Machine downtime is a widespread problem in the industrial world — 82% of organizations have reported experiencing at least one unplanned outage each year and 45% of which were unable to provide products or services to customers as a result. Today, Machine Health solutions can be applied to make this problem go away.
This article was originally published on Jun 15, 2020.
If machine downtime is such a drawback on revenue and productivity, why is it still so prevalent? The issue lies in traditional means of machine maintenance. Facilities have relied primarily on two methods in the past.
The first is reactive maintenance. When workers notice symptoms of machine problems (such as poor quality outputs or machines breaking altogether), they reactively investigate the issue.
This reactive model is problematic because once workers know that a problem exists, the machines have already failed and product/output has already been affected. Downtime to repair failed or underperforming machines means stalled or halted production lines, reduced revenue, and an overall hit to productivity.
The second traditional maintenance method takes a more proactive approach. However it still fails to significantly reduce machine downtime. Preventive maintenance aims to catch problems sooner as workers perform maintenance tasks on a time-based schedule. But most machine failures are difficult to predict using solely operating hours or life cycles as a determining factor of when they need maintenance.
This preventative approach can also mean longer periods of downtime. If a machine begins underperforming shortly after its scheduled maintenance, it’s likely to continue underperforming — and perhaps even fail — before its next scheduled check.
What’s more, both of the above maintenance methods have been traditionally focused on responding to symptoms of machine underperformance or failure. Instead the focus should be on detecting potential issues before they arise.
In recent years, however, the industrial world has seen an increase in a third type of maintenance focused more on catching problems ahead of time: predictive maintenance. Predictive models use many different methods (including vibration, oil analysis, thermography, and ultrasound data) to predict and prevent failures by early indicators of machine malfunctions.
Predictive maintenance gets us one step closer to solving the downtime problem. However, most facilities are still missing one link that can make the biggest difference: an approach emphasizing machine health. Route based predictive maintenance tools can alert workers of a problem at an early stage. And without continuous monitoring, workers must still come around to check the machines periodically to notice that something has gone amiss.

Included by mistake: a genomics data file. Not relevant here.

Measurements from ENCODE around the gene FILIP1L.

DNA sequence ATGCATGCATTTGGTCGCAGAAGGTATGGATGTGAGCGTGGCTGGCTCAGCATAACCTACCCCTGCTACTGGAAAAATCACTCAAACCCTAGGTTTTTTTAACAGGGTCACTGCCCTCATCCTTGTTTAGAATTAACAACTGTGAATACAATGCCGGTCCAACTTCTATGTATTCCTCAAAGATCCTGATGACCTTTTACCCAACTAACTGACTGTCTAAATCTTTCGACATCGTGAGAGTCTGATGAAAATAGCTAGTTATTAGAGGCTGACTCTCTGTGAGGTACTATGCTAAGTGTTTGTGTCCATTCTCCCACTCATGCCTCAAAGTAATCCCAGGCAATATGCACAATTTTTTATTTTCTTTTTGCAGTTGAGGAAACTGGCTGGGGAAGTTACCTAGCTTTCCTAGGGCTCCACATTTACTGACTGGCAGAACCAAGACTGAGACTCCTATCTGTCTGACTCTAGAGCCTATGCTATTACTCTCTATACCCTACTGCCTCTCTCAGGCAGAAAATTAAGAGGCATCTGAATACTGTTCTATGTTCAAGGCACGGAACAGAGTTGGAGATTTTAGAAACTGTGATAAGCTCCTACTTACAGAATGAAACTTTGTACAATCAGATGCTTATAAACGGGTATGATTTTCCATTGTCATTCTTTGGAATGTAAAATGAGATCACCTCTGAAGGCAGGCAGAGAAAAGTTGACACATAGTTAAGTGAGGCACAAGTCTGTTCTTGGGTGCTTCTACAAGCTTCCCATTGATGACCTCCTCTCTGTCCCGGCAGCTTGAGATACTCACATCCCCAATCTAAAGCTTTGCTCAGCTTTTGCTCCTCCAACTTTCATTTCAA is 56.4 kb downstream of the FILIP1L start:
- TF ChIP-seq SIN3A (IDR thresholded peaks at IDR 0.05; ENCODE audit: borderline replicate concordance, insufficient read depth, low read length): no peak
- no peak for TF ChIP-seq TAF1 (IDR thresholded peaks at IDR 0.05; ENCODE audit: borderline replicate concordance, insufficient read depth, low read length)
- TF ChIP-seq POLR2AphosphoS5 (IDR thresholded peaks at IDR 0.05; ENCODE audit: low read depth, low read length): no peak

Even if you have sensors mounted on a machine, if they aren’t advanced enough, they may not automatically diagnose the issue. Hence, these sensors won’t provide maintenance teams the root of the issue, or suggest ways to fix it. So in the end, they’re more like a check engine light.
Machine health, on the other hand, is a framework that elevates predictive maintenance with continuous machine health monitoring. Powered by the IoT and artificial intelligence, this framework can alert workers at the exact moment when issues are detected. It can also provide facility teams prescriptive diagnostics of what’s been detected, and how to fix it.
To get a sense of how machine health could fit into your operation, consider how it addresses the following core causes of machine downtime to keep factories firing on all cylinders:
Unplanned downtime in manufacturing is an inevitable phenomenon. But even planned downtime can hinder your productivity. Nothing can stop these issues altogether, but taking steps to reduce downtime now can have a big impact on your revenue and productivity in the future.
So stop solving problems after they’ve already happened, and start taking a real-time approach to keeping your machines healthy.
Read more about Industry 4.0 Use Cases Enabled by Machine Health
Brandon Blatter - Reliability Engineer at Augury. Brandon earned his bachelors degree in Mechanical Engineering from the University of Wisconsin - Milwaukee. He is a certified ISO Category III vibration analyst with ten years of experience performing centralized analysis services on a wide array of rotating equipment such as chillers, fans, pumps, air compressors, gearboxes, and more.